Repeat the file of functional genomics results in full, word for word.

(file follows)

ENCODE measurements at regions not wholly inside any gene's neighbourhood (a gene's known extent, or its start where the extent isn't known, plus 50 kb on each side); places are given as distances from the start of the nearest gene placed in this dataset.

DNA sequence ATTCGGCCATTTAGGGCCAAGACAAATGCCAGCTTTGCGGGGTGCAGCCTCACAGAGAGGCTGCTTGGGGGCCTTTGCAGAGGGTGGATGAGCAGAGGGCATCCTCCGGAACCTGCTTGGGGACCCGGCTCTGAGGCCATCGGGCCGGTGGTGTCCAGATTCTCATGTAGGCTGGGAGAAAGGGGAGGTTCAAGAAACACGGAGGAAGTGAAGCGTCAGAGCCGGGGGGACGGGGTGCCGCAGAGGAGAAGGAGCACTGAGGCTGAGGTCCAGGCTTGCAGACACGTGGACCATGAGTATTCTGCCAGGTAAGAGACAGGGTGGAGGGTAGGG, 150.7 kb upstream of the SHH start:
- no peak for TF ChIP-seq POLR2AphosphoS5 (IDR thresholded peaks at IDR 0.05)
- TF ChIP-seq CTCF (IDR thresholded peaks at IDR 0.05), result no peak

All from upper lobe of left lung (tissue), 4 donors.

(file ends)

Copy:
ENCODE measurements at regions not wholly inside any gene's neighbourhood (a gene's known extent, or its start where the extent isn't known, plus 50 kb on each side); places are given as distances from the start of the nearest gene placed in this dataset.

DNA sequence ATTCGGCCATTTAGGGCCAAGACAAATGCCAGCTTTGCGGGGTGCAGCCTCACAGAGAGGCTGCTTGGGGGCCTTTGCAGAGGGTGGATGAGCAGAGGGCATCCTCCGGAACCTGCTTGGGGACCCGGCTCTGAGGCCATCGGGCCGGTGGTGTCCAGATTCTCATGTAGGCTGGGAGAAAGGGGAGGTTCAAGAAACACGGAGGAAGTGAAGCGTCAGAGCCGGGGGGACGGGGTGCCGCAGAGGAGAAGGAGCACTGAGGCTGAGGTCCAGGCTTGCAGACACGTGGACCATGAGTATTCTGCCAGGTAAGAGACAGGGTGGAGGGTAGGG, 150.7 kb upstream of the SHH start:
- no peak for TF ChIP-seq POLR2AphosphoS5 (IDR thresholded peaks at IDR 0.05)
- TF ChIP-seq CTCF (IDR thresholded peaks at IDR 0.05), result no peak

All from upper lobe of left lung (tissue), 4 donors.